The King and I

Steve Connolly's Spirit of the King
By SHAULA CLARK  |  January 12, 2009

Watching a gaggle of aging townies shrieking "Love those buns!" and attempt to freak-dance with a buff leather-clad dude is scary enough at a Chippendales show — but the spectacle takes on a whole new level of disturbing when they're trying to molest a dead pop icon on his birthday. This, however, is par for the course at Spirit of the King, the traveling stage show of premier Elvis impersonator Steve Connolly. The original Presley would have turned 74 last Thursday; on Saturday, Connolly (a Worcester native who's a become a Vegas fixture) came to the Cutler Majestic Theatre to perform a birthday tribute to his muse.

I'd seen Spirit of the King twice before. The first time, I was in the front row at the Berklee Performance Center, mere inches away from Elvis's gyrating, rhinestone-sheathed crotch and the lusty oldsters who heaved their leathery cleavages at it. My next Elvis sighting was at , Dick's Last Resort, where instead of horny post-menopausalites, Connolly had to contend with a roomful of surly, liquored-up firefighters. At the Majestic, I took in a bird's-eye view of the scene from my balcony seat. And what a scene it was.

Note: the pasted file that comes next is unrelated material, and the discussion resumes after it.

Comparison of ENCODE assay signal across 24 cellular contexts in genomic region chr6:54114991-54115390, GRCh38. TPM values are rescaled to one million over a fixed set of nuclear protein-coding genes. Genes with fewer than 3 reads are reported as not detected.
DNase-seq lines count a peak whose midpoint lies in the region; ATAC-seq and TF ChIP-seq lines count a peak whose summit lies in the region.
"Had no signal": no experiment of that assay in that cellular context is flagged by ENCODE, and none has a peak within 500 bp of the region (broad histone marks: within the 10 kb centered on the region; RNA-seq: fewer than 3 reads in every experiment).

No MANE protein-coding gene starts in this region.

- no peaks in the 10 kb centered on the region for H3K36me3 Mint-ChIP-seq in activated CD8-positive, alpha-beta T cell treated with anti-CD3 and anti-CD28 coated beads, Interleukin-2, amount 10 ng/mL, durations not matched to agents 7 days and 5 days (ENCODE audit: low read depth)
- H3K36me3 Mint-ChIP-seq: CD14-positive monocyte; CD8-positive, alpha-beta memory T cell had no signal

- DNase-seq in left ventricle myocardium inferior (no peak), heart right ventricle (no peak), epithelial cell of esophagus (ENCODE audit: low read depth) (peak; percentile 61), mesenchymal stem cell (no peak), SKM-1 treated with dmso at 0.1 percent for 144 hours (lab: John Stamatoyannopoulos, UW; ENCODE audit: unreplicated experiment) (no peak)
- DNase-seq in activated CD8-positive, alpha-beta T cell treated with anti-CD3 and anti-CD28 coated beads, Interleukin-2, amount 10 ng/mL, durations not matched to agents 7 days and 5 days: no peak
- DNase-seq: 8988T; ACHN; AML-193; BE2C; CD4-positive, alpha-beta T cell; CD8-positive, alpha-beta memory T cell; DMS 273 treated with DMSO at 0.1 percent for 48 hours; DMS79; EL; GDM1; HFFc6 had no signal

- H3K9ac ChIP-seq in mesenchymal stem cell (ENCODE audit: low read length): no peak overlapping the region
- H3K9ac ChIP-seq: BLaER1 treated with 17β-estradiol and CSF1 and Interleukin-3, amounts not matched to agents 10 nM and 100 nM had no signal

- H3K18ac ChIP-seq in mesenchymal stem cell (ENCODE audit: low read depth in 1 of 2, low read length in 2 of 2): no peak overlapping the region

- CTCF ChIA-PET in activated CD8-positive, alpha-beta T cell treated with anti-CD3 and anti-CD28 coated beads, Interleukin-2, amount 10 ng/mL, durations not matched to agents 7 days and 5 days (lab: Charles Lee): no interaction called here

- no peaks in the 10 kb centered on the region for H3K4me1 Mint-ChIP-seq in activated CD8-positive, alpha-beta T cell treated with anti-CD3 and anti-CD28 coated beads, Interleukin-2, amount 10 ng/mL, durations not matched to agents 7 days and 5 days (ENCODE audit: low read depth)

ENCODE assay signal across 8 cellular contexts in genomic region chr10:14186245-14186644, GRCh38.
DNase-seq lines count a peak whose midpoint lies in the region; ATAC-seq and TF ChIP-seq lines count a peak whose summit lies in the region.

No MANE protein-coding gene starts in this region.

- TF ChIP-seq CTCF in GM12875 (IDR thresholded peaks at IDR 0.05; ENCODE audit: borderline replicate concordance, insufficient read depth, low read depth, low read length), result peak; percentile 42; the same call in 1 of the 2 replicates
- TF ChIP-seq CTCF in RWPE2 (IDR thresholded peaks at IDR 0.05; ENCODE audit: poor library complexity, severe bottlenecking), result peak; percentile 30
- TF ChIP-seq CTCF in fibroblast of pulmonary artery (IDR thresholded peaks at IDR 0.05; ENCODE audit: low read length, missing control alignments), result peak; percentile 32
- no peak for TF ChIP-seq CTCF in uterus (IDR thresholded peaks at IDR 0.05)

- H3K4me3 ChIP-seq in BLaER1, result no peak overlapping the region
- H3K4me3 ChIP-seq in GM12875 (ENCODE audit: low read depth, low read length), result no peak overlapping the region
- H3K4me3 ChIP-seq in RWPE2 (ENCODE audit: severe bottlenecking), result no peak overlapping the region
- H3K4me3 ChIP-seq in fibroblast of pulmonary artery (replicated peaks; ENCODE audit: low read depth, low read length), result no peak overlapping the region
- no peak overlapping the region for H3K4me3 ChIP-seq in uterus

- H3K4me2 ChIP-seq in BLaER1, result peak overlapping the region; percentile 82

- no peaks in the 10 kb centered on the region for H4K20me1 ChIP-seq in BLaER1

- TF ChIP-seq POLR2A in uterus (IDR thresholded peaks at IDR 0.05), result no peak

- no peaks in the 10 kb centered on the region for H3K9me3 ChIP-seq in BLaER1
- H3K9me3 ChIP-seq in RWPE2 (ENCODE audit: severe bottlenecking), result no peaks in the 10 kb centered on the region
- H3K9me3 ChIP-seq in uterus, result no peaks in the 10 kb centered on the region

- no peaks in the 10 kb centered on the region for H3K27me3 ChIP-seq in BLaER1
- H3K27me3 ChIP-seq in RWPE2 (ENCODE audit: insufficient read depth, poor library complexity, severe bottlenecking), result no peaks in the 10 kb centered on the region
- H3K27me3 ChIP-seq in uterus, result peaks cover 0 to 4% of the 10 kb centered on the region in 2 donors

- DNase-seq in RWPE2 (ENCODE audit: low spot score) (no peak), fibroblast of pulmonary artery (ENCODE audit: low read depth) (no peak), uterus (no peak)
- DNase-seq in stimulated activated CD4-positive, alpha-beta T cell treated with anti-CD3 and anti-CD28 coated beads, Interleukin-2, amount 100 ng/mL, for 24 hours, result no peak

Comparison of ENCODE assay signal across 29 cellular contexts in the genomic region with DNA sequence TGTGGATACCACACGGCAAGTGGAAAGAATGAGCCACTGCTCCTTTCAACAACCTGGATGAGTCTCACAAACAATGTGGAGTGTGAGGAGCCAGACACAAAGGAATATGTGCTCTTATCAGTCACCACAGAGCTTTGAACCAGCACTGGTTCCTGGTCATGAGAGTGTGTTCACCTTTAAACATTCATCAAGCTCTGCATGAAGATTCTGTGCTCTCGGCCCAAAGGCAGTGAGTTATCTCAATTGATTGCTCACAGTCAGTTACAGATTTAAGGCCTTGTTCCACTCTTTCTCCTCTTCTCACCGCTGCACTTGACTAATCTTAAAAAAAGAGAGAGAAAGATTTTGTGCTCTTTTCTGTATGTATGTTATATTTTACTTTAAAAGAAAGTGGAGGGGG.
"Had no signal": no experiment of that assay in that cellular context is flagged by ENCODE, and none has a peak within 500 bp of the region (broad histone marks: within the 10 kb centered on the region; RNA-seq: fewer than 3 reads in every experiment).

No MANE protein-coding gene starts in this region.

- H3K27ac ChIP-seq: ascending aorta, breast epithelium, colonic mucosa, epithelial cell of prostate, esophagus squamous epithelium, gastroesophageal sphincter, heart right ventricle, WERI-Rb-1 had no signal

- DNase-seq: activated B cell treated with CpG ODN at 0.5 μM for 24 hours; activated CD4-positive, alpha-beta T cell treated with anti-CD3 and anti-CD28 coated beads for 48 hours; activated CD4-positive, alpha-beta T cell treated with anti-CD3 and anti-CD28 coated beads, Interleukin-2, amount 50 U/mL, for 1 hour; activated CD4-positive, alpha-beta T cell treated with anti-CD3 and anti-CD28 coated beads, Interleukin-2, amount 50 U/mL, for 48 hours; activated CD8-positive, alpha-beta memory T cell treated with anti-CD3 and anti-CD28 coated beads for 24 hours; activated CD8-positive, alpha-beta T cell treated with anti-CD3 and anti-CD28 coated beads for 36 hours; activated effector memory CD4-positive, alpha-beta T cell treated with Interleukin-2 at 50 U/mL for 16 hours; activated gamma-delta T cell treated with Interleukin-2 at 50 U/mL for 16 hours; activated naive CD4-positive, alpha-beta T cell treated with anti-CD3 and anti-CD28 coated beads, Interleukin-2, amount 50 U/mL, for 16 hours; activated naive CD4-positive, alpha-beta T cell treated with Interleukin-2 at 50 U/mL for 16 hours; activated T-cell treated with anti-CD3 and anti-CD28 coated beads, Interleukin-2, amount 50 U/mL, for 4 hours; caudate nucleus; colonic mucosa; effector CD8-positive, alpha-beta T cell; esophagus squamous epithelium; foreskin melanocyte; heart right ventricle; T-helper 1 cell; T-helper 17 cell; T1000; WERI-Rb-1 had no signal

From opener "Shake, Rattle and Roll" to finale "Suspicious Minds," Connolly had the moves, outfits, vocals, and guitar licks, but the face underneath that sleek pompadour looked just a little too much like Steve Carrell's to keep the show from swerving into the uncanny valley. Still, a middle-aged couple were inspired to creep away from their balcony seats and slow-dance in the stairwell. Taking things a step farther was the girl who made a beeline for Elvis whenever he waded into the audience, all but humping his leg.

During the King's costume changes, his back-up singers performed their own dead-on impersonations. First up was Diana Ross with a heart-melting Motown medley. Then Tina Turner, whose ankle-snapping shimmy mesmerized the otherwise unruly crowd.

After the show (which clocked in at three hours and nearly 40 songs), Connolly headed to the lobby to be swarmed by camera-wielding boomers. For a moment, I envisioned his being devoured by these rabid fans. Then again, if Elvis can escape a horde of drunken Boston firefighters, he can survive anything.

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